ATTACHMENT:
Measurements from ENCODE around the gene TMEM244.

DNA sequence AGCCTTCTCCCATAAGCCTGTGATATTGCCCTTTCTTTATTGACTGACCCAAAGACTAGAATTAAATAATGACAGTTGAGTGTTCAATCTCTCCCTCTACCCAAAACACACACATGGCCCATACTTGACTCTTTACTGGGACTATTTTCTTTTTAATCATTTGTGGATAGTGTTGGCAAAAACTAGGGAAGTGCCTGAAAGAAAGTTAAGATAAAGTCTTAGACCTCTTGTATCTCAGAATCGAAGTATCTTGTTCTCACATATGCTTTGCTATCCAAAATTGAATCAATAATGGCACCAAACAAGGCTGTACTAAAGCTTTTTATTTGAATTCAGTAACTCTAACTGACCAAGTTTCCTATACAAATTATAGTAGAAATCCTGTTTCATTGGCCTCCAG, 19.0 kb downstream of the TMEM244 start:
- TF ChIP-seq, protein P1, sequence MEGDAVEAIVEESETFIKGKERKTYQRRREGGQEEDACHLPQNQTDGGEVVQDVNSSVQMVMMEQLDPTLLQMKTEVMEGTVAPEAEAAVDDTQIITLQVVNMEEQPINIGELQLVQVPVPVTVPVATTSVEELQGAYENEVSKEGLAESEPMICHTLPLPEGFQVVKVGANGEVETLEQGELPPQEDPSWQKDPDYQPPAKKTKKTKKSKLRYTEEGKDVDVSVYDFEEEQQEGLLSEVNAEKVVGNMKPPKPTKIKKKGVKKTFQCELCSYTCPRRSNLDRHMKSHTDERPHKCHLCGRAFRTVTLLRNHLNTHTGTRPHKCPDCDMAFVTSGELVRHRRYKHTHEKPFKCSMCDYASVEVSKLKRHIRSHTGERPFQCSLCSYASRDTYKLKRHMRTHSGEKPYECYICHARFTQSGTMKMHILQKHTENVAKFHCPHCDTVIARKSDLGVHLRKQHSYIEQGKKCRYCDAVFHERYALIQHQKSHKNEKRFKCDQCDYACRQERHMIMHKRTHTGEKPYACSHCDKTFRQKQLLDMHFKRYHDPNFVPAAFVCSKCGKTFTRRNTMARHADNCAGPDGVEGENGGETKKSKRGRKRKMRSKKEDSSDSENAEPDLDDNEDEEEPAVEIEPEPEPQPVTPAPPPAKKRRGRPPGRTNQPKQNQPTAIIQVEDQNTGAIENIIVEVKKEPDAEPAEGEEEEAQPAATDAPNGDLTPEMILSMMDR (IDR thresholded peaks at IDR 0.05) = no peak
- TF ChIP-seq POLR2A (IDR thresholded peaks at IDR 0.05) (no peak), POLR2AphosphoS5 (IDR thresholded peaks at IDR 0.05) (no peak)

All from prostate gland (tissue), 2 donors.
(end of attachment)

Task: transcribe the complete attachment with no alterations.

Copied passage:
Measurements from ENCODE around the gene TMEM244.

DNA sequence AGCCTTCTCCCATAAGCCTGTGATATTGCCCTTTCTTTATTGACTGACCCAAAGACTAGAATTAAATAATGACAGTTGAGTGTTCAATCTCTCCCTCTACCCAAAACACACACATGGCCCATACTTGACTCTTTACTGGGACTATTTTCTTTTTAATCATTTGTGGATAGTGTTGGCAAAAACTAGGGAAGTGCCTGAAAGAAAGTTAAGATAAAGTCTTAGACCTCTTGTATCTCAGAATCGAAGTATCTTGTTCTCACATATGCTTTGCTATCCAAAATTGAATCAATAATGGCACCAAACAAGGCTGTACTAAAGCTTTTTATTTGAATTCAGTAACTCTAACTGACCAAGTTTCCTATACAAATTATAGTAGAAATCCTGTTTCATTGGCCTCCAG, 19.0 kb downstream of the TMEM244 start:
- TF ChIP-seq, protein P1, sequence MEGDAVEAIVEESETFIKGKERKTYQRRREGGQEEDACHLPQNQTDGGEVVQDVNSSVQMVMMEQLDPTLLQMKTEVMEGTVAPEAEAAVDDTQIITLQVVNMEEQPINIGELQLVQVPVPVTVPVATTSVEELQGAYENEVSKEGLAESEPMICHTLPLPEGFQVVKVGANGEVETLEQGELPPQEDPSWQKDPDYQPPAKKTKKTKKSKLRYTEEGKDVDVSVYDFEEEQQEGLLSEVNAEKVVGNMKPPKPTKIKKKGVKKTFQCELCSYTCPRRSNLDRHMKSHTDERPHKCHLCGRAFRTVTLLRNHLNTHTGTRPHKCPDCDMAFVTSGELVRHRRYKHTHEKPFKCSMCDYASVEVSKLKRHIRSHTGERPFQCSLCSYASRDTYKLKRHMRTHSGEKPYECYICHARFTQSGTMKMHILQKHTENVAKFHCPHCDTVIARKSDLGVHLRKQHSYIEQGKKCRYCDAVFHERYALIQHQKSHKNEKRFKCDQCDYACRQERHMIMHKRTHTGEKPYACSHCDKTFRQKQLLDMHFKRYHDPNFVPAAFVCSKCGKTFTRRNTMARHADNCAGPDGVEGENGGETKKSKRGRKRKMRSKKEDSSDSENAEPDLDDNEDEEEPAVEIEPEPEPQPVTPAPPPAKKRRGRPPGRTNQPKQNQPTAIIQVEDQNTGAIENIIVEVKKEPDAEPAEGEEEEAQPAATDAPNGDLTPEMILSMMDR (IDR thresholded peaks at IDR 0.05) = no peak
- TF ChIP-seq POLR2A (IDR thresholded peaks at IDR 0.05) (no peak), POLR2AphosphoS5 (IDR thresholded peaks at IDR 0.05) (no peak)

All from prostate gland (tissue), 2 donors.